Revision Tips and Techniques

As you may be aware, The Daily Telegraph isn’t my go-to source for Education (in either the tightest or loosest sense of the word), but I did happen upon this set of revision tips and techniques they published a few years back (roughly 5 or 6 years ago). Although they’re a bit of a mixed-bag, the articles are relatively brief and to-the-point, so it’s possible you might find something useful that could be applied in either the short or long term.

In no particular order of relevance, significance or usefulness, these are the articles:

Top 10 last-minute exam revision tips:
Exactly what it says in the title – and while there are no earth-shattering revelations here, just a load (well, 10, obviously) of simple tips to help you come to terms with last-minute revision, the advice seems solid enough.

5 top tips for managing revision time:
Again, does exactly what it says: 5 simple tips to help students manage their revision time to best effect.

Revision techniques: how to learn complex concepts:
Break big ideas down into their individual component parts. Simple.

Revision techniques: The secret to exam revision success:
A number of simple tips and techniques to help improve memory and recall through revision.

Example of a Spider Diagram

Spider diagrams: how and why they work:
Spider diagrams (or Mind Maps if you’re planning to construct something much grander that includes diagrams etc.) are an incredibly useful tool that aids recall and planning in an exam. This short article shows you how to create them. If you want some AS / A2 sociological examples, you can find a selection by following this link.

Revision techniques: how to build a memory palace:
This technique, as featured in Sherlock, is not really something you’re going to pick-up as a last-minute thing, but it is a hugely-effective tried-and-trusted memory technique that’s been around for a long time. In basic terms, you make connections between related ideas by constructing a narrative around them. It’s not difficult, but it does require time to master.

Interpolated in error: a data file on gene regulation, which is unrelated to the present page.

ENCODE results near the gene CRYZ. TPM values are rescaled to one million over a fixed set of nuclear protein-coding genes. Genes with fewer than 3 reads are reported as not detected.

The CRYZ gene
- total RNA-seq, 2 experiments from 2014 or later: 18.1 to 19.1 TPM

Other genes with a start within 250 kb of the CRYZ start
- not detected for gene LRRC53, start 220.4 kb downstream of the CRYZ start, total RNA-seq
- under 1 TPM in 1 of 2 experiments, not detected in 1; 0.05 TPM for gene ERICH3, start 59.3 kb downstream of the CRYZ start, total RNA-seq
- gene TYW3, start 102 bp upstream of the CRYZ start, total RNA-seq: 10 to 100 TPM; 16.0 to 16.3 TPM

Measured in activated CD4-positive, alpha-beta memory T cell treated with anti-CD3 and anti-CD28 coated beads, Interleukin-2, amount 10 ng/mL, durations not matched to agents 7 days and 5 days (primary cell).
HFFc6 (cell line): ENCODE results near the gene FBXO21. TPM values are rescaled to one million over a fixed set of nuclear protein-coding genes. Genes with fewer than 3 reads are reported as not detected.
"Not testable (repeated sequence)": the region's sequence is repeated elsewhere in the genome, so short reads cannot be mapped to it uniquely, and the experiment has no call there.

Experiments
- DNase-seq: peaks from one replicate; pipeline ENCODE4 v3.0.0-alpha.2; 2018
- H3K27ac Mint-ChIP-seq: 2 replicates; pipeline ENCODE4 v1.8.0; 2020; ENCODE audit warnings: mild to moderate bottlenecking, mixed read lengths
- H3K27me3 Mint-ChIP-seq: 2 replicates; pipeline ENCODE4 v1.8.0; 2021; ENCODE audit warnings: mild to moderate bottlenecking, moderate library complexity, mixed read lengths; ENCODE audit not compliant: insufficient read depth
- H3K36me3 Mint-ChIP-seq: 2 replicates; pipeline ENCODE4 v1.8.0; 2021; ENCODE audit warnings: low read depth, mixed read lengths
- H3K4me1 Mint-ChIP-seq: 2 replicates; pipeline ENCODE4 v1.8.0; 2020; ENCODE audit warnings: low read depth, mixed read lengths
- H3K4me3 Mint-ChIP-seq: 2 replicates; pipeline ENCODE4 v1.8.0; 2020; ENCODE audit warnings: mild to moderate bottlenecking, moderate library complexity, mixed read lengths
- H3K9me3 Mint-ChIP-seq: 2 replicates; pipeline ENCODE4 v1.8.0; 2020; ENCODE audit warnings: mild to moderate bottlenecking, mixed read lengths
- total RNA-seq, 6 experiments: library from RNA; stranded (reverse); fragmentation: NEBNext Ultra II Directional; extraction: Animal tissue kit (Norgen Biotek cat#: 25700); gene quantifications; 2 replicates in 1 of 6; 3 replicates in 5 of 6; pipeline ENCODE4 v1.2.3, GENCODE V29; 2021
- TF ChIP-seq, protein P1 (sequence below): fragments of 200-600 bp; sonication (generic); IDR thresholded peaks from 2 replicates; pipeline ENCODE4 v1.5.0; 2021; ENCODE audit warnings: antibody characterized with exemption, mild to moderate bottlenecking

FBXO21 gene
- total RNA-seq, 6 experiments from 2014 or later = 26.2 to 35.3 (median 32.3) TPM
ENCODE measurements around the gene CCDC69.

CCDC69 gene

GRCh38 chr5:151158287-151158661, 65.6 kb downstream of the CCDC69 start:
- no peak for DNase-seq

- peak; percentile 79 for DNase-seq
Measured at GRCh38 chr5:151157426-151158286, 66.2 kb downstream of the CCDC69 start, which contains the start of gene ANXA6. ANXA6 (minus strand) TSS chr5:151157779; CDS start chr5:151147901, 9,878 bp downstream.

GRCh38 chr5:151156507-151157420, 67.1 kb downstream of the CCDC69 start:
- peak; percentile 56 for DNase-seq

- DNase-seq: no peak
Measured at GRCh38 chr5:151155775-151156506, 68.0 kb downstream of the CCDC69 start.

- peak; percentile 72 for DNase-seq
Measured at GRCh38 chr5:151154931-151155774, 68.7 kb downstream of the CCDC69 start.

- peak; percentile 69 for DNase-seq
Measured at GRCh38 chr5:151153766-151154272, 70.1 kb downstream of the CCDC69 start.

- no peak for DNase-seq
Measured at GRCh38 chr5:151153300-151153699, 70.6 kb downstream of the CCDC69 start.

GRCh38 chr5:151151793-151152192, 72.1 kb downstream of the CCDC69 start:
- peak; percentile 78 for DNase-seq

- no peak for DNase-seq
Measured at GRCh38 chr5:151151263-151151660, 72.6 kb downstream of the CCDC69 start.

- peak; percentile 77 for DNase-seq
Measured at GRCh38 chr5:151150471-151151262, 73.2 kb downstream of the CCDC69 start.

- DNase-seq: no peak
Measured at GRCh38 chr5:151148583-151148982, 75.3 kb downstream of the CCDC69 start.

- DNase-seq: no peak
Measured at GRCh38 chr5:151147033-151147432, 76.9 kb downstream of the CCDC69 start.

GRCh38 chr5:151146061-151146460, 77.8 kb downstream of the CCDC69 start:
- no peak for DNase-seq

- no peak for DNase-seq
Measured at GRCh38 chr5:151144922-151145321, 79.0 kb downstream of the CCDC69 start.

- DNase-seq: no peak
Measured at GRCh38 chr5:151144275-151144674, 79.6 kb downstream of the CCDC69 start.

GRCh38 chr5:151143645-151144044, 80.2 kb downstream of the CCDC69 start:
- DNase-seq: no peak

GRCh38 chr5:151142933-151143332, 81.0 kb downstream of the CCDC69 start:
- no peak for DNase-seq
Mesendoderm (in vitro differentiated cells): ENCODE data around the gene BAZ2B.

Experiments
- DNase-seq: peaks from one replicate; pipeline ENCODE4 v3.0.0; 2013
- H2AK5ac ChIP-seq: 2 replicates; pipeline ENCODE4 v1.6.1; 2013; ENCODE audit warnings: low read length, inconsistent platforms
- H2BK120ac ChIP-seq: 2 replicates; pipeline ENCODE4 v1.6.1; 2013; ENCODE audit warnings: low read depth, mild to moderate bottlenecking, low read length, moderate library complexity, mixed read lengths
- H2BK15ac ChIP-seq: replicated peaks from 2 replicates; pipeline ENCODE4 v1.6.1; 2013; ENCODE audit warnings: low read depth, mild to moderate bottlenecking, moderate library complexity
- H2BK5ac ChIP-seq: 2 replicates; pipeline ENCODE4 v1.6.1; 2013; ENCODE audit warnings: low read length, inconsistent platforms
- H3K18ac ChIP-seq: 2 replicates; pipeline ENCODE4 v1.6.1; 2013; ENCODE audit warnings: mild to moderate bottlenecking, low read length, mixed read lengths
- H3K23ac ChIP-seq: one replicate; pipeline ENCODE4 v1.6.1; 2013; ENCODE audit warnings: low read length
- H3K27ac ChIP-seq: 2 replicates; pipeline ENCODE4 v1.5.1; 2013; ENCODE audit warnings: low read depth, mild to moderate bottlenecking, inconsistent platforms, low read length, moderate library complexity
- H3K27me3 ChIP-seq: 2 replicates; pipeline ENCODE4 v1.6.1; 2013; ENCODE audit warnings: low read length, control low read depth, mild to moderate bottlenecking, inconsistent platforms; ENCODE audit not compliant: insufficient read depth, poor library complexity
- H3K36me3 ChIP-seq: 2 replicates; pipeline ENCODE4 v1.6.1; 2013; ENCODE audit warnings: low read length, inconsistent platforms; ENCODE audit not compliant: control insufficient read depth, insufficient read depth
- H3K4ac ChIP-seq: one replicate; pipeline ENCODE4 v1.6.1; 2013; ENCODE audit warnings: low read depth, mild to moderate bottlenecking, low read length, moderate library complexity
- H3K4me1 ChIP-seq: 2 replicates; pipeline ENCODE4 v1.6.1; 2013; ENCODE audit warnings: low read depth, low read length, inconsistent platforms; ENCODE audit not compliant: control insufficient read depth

The real test of learning? Not forgetting:
If you’re looking for a short-term revision fix this may be a little late. However, in the longer-term it’s an algorithmic process that uses a variation of the “spaced revision” technique that will stand you in very good stead once you’ve mastered it.

Revision techniques: How to learn boring facts:
Spoiler Alert: create mnemonics. And if you don’t know what they are, this article will show you. While I’ve always sworn by them – for reasons much too dull to mention – they’re not everyone’s cup of tea. But, on the basis you shouldn’t knock something until you’ve tried it…

Revision: from GCSE to A-level it is all about the scheme:
In a nutshell. Plan your revision. And if you don’t know how, this article has some tips and techniques to help.

Try to rise to the exam challenge:
A few simple tips focused on how to approach and handle revision, exam preparation and the exam itself. Nothing too revelatory, but every little helps. And if you’re reading this when you should be revising, you may find you need every little bit of help you can get.

10 ways to survive the exam season:

Some Very Sensible (this is the Telegraph, remember) ways to manage pre-exam stress.

Without giving too much away, one of these is sleep.

It’s so important we even made a film about it.

5 Research-Backed Studying Techniques:
This short article isn’t from the Telegraph but I thought I’d tack it on the end anyway, because it contains some useful study techniques (well, 5) to help you “avoid ineffective studying habits in favour of ones that increase learning outcomes”.

And you can’t say fairer than that.

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